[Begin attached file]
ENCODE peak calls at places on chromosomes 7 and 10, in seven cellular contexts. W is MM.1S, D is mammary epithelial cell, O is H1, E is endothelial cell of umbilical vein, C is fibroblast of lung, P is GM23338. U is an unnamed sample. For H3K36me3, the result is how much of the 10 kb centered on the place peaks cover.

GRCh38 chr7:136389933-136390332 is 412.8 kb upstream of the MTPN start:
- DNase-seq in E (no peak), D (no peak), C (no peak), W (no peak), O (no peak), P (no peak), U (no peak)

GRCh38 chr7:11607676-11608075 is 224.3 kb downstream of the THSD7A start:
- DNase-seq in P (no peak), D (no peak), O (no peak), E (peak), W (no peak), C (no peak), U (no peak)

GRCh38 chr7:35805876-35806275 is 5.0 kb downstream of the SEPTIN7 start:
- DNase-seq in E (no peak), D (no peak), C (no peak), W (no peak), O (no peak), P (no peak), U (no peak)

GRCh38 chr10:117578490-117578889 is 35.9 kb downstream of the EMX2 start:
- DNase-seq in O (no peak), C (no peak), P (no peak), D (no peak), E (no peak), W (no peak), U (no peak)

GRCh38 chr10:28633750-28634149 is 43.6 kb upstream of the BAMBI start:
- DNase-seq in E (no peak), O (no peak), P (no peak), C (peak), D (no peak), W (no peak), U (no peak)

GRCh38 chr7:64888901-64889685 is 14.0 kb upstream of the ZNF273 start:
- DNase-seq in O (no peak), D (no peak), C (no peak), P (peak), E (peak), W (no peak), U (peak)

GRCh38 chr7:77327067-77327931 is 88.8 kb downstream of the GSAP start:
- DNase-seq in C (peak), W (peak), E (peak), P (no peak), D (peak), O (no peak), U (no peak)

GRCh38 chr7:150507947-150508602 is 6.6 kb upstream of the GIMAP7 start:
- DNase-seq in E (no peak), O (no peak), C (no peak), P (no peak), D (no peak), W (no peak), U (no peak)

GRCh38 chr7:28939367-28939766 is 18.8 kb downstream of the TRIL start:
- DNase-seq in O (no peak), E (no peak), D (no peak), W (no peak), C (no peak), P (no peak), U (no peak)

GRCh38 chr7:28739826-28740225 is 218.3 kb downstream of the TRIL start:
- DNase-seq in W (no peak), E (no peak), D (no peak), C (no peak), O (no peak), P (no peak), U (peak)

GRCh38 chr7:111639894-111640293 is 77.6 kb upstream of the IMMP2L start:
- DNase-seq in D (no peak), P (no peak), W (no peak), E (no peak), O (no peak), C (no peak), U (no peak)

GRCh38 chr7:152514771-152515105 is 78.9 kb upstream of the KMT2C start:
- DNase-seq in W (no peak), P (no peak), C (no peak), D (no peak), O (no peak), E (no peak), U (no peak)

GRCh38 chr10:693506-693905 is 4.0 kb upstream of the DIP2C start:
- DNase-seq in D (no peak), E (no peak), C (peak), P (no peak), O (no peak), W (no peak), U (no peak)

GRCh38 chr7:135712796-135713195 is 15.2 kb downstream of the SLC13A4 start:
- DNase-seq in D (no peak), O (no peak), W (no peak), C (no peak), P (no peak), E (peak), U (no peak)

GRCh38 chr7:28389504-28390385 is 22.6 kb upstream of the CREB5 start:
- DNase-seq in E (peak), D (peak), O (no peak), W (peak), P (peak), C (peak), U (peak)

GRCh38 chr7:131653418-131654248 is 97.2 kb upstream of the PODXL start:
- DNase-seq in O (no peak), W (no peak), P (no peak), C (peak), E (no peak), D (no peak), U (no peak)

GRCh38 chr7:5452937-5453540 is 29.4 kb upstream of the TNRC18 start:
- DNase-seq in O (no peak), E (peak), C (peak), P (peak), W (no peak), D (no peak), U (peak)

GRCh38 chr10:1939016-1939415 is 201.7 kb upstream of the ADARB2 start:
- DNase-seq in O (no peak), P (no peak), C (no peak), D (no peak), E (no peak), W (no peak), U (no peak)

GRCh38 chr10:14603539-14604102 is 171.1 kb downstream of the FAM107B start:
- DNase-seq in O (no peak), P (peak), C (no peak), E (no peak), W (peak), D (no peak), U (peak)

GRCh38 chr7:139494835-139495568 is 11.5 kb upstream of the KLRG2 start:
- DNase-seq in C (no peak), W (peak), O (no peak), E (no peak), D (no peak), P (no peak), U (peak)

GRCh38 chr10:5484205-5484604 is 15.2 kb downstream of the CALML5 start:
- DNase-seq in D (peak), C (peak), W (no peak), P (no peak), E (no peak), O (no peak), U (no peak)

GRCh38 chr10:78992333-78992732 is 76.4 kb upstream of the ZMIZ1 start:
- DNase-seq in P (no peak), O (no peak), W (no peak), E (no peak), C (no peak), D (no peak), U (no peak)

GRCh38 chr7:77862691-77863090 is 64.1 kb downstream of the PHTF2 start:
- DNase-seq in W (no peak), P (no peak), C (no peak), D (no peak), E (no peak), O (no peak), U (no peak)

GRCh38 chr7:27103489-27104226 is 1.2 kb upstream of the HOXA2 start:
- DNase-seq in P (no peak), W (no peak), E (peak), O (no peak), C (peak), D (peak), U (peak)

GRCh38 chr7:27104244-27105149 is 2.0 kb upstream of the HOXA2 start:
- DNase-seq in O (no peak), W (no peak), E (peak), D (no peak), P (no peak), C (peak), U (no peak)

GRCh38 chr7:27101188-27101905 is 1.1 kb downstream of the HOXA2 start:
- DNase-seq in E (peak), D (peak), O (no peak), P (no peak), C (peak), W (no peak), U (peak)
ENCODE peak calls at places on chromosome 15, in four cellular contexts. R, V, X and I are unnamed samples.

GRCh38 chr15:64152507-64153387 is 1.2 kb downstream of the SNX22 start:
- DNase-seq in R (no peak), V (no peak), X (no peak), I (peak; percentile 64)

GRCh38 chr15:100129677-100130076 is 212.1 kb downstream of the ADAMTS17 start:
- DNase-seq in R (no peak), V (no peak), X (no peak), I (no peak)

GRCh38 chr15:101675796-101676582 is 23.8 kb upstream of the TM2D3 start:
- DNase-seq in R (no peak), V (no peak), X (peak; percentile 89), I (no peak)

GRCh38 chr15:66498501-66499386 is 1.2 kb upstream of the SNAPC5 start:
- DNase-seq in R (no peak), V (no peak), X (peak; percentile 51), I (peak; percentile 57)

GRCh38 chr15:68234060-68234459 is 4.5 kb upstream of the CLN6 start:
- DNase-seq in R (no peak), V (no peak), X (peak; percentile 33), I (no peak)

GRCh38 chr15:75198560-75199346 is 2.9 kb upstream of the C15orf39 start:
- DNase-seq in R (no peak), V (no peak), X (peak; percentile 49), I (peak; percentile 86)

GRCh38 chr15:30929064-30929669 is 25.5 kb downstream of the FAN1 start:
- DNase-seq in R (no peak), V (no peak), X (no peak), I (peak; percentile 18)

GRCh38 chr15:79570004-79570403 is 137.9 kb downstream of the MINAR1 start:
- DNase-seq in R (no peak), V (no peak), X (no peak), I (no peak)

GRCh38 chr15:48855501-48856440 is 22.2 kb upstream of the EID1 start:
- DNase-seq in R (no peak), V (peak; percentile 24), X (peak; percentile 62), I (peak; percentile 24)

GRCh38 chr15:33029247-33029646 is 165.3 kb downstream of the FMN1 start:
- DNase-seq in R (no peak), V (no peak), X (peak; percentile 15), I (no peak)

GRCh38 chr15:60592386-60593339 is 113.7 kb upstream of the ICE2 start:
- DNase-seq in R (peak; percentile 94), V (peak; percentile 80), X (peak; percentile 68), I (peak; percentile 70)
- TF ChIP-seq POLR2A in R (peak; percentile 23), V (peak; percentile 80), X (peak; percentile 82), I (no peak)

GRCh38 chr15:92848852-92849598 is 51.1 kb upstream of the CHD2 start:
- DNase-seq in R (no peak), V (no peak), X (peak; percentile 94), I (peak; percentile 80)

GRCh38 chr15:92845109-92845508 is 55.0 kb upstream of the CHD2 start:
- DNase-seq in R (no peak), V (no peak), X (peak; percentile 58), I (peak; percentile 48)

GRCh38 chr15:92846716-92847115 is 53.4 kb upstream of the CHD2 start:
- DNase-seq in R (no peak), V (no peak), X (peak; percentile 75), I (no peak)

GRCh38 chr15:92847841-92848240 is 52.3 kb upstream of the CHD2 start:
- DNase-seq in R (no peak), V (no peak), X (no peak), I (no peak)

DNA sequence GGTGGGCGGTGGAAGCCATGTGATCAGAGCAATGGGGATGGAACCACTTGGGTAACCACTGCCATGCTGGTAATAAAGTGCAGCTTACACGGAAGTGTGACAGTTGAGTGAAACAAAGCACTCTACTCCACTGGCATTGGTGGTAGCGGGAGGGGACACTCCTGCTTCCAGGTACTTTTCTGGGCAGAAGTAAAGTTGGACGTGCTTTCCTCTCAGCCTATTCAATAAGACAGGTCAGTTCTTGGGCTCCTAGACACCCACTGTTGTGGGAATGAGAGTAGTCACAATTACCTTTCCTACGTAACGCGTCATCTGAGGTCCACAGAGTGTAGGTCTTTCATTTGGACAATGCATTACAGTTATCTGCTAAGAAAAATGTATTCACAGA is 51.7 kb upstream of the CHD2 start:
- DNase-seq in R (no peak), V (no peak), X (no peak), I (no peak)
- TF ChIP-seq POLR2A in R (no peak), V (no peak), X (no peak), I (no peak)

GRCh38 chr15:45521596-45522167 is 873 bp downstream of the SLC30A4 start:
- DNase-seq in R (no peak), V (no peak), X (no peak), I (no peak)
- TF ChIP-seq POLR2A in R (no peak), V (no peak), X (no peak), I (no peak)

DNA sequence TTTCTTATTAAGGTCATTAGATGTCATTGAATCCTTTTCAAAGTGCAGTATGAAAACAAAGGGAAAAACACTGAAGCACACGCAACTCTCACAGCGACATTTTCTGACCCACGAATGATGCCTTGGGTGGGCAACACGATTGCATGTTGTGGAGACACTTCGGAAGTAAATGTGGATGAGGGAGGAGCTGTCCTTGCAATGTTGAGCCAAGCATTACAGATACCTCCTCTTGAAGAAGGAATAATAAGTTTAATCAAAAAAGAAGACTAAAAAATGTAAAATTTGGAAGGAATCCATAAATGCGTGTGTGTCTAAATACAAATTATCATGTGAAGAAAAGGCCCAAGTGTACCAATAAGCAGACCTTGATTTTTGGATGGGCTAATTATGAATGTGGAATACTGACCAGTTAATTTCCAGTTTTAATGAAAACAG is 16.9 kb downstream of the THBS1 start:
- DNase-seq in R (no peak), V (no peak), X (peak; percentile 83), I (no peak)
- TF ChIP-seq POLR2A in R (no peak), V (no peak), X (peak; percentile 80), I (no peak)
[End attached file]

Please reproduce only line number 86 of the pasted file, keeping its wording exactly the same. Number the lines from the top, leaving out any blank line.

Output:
DNA sequence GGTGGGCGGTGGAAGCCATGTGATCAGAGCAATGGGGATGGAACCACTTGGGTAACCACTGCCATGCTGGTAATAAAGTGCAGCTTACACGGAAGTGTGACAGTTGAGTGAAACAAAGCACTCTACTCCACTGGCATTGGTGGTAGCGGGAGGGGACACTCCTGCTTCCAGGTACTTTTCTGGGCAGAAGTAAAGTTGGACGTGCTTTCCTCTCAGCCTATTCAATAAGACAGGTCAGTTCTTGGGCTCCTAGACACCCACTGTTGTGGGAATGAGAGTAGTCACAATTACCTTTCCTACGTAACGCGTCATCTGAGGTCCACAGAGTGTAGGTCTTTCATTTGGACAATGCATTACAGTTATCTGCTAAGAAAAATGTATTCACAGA is 51.7 kb upstream of the CHD2 start: